Wednesday, January 30, 2008

That's not what we meant by tackling the drug problem!

Back in November, the eponymous Paul Davis Pharmacy closed after 49 years in business at the same corner, directly at the end of our block. It was a symbolic departure: an olde world pharmacy trying to survive new-world urban machinations. It was tough not to see the old corner pharmacy as an anachronism, but a welcome one.
Paul continued to work under this sign until the day they closed, when all the existing prescriptions--and Paul along with them--transferred to the new CVS about a quarter-mile away.

The CVS doesn't have a whole wall of old make-up on a circa-1972 Maybelline backboard, though. It doesn't have a handful of Dr. Scholl's inserts hanging on a Danish-modern display, specifically designed for this purpose. And it doesn't have the faded greeting cards and calendars, the dusty jars of face cream, or the AM radio headphones that long-time employee Gert found in basement storage about a month before they closed. Of course it has Paul, but he won't be able to chit-chat like he used to, ruminating over an upstart alderman candidate's chances to beat the machine incumbent . . . or whether it's mannerly to put out old chairs and milk crates to reserve parking spots dug out from winter snow.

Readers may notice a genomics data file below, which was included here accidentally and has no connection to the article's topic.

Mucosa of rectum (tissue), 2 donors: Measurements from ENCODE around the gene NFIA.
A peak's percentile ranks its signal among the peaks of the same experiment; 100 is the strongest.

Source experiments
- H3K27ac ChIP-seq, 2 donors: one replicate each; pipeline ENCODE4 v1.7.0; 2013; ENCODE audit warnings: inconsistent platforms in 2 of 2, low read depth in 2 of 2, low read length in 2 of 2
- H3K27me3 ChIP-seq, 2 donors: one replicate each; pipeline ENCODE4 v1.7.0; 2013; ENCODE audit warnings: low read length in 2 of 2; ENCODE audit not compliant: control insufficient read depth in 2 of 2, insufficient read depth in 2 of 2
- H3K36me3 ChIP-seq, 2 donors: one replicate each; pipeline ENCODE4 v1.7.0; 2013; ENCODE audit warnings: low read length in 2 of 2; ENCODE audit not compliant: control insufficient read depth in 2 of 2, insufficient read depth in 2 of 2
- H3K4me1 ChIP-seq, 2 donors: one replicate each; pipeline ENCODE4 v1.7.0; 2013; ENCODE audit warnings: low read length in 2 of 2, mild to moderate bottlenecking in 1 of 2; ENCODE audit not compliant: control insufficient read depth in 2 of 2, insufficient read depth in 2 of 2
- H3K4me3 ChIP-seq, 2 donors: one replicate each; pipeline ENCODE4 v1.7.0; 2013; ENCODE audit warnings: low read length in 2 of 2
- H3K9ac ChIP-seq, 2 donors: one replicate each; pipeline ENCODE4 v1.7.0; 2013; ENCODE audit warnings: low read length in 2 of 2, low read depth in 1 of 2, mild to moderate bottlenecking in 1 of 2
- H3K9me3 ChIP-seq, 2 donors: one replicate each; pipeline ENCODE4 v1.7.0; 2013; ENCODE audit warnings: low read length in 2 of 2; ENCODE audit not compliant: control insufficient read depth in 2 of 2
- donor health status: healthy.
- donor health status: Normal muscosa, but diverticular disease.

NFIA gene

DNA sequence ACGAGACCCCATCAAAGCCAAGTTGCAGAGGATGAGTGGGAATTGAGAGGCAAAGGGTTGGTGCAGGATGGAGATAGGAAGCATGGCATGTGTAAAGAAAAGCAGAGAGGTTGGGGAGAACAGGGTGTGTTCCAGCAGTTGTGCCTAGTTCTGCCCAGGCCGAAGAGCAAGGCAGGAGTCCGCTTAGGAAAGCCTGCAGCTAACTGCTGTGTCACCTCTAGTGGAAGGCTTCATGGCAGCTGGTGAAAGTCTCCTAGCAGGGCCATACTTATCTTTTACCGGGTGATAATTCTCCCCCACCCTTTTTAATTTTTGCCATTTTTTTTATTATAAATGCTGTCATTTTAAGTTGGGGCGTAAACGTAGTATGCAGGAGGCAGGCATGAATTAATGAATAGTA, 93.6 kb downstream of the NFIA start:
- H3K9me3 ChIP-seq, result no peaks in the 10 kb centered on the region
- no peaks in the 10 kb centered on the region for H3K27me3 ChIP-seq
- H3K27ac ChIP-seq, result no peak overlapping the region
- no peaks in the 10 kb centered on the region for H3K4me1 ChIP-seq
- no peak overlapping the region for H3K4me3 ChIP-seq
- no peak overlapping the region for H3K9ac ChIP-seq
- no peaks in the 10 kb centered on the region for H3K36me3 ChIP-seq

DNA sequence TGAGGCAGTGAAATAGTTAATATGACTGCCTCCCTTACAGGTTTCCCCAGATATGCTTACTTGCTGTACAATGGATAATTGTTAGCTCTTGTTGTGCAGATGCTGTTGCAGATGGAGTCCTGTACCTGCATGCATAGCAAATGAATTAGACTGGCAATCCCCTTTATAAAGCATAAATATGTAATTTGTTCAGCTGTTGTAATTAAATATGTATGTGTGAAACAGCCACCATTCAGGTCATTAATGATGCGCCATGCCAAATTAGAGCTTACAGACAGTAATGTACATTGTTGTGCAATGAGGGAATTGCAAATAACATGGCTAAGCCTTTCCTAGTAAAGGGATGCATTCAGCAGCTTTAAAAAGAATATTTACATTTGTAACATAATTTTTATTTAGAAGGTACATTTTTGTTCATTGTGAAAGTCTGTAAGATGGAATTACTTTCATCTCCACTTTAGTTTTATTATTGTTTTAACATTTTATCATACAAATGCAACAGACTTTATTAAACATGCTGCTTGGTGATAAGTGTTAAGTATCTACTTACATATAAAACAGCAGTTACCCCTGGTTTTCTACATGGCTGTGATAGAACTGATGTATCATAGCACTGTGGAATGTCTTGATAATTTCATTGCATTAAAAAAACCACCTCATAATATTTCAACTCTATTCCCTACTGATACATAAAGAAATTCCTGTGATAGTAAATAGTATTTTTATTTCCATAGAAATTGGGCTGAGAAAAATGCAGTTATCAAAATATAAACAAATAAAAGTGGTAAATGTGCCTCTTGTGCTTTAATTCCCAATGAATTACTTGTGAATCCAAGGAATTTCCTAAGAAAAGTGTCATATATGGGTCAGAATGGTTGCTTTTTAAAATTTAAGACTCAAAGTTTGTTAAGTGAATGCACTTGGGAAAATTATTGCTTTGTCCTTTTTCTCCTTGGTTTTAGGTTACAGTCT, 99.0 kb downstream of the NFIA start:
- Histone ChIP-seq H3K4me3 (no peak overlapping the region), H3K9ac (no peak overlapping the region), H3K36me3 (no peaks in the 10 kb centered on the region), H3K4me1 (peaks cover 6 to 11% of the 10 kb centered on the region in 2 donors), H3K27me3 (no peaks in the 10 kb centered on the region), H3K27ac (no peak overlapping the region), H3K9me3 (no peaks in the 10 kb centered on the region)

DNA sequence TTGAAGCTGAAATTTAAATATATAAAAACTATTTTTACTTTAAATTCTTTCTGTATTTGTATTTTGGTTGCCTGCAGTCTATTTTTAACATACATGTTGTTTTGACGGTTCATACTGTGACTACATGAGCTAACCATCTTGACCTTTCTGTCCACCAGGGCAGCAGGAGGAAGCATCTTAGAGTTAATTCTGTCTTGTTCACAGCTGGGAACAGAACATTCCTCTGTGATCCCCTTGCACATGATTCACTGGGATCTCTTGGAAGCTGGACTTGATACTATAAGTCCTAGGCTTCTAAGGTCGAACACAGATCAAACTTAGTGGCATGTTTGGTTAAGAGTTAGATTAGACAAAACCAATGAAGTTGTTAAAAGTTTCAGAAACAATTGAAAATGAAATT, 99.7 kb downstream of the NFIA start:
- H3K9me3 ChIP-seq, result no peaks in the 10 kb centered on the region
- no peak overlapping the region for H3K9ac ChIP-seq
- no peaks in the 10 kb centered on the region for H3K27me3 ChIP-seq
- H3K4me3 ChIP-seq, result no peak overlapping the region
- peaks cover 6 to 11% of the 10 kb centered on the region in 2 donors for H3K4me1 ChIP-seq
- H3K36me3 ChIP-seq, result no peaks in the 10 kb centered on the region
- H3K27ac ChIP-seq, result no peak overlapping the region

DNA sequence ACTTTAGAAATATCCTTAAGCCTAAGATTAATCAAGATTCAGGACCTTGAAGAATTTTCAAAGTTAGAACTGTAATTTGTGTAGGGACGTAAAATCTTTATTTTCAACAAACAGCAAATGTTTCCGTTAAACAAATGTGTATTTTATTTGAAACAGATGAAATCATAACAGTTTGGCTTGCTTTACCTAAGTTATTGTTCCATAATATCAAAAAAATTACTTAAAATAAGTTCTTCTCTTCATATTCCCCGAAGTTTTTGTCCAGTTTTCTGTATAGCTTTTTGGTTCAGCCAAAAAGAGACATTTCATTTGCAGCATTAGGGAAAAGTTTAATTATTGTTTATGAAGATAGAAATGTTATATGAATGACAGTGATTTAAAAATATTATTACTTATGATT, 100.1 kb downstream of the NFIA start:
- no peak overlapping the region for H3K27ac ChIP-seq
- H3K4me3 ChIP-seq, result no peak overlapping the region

But wait! Is that a whiff of optimism on the air? Holy dig-me-out-of-despair, Batman. Turns out a friend who's an attorney (one of the good guys, who represents whistle-blowers and other underdogs) decided to buy the space. He's gutting it as we speak, making sure the old shelving units get properly salvaged and finding good homes for the display pieces. Repurposing.

To our house came a heavy oak store counter, with a deep drawer for supplies and cavity for storage underneath. The entire top rotates! At the moment this goliath is in the basement, doubling as an art storage cabinet and a surface for folding laundry. Mundane jobs for such a weighty artifact. But it's going to use and that seems fitting.

The pharmacist on the corner will soon become the barrister on the corner. We're mercifully saved from another check-cashing center or cell-phone provider. And though we'll have to look elsewhere for antacids and lip balm, at least we won't need to travel far for that living will we've been meaning to get down on paper.

1 comment:

Stove said...

Potentially interesting fact: I used to work in a small family owned pharmacy in high school with all the same kind of trimmings. The place is surprisingly still standing.